Expanding living kidney donor criteria with ex-vivo surgery for renal anomalies
Introduction: Renal transplantation remains the gold standard treatment for end-stage renal disease, with living donor kidneys providing the best outcomes in terms of allograft survival. As the number of patients on the waitlist continues to grow, solutions to expand the donor pool are ongoing. A paradigm shift in the eligibility of donors with renal anomalies has been looked at as a potential source to expand the living donor pool. We sought to determine how many patients presented with anatomic renal anomalies at our transplant centre and describe the ex-vivo surgical techniques used to render these kidneys suitable for transplantation.
Methods: A retrospective review was performed of all patients referred for surgical suitability to undergo laparoscopic donor nephrectomy between January 2011 and January 2015. Patient charts were analyzed for demographic information, perioperative variables, urological histories, and postoperative outcomes.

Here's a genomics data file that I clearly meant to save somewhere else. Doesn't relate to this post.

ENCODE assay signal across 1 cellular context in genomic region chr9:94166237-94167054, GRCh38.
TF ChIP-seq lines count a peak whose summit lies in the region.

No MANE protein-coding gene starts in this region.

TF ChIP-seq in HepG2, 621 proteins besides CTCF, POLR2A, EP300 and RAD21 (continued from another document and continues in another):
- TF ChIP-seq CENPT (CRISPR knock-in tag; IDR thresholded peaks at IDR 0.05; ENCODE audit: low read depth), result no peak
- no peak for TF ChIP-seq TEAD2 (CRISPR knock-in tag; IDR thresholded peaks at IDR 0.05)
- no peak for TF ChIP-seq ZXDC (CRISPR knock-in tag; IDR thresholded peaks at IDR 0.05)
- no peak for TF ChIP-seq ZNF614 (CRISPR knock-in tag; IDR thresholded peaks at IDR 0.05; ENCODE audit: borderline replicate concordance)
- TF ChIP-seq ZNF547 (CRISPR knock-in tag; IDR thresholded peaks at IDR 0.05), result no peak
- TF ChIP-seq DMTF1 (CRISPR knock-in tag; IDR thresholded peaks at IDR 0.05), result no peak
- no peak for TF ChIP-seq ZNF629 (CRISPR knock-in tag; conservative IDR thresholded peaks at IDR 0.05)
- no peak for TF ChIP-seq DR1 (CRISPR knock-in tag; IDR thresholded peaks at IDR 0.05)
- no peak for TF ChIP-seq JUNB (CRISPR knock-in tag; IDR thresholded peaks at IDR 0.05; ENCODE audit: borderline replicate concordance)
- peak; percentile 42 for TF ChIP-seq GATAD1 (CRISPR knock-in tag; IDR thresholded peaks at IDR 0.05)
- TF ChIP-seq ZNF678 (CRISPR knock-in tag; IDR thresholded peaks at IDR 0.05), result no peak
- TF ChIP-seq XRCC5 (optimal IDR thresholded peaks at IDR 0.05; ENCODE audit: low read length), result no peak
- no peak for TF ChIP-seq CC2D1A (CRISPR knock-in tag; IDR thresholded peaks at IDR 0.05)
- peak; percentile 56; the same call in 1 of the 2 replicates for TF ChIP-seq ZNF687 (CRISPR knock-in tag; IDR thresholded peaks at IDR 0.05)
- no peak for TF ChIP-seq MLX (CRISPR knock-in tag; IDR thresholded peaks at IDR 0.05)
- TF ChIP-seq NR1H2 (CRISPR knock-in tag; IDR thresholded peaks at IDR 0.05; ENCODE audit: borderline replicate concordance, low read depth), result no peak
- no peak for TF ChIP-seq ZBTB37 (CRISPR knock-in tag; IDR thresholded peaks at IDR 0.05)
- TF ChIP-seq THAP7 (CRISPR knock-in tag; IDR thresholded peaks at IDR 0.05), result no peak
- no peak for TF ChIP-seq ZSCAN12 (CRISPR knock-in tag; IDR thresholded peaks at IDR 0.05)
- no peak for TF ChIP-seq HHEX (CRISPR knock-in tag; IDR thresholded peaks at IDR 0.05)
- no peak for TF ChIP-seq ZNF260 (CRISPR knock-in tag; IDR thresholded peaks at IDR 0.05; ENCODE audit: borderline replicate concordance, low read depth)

Results: 96 referrals were identified, of which 81 patients underwent laparoscopic donor nephrectomy. Of these patients, 11 (13.6%) were identified as having a renal anomaly that could potentially exclude them from the donation process. These anomalies included five patients with unilateral nephrolithiasis, four patients with large renal cysts (>4 cm diameter), one patient with an angiomyolipoma (AML) and one patient with a calyceal diverticulum filled with stones. A description of the ex-vivo surgical techniques used to correct these renal anomalies is provided.
Conclusions: We have shown here that ex-vivo surgical techniques can safely and effectively help correct some of these renal anomalies to render these kidneys transplantable, helping to expand the living donor pool.
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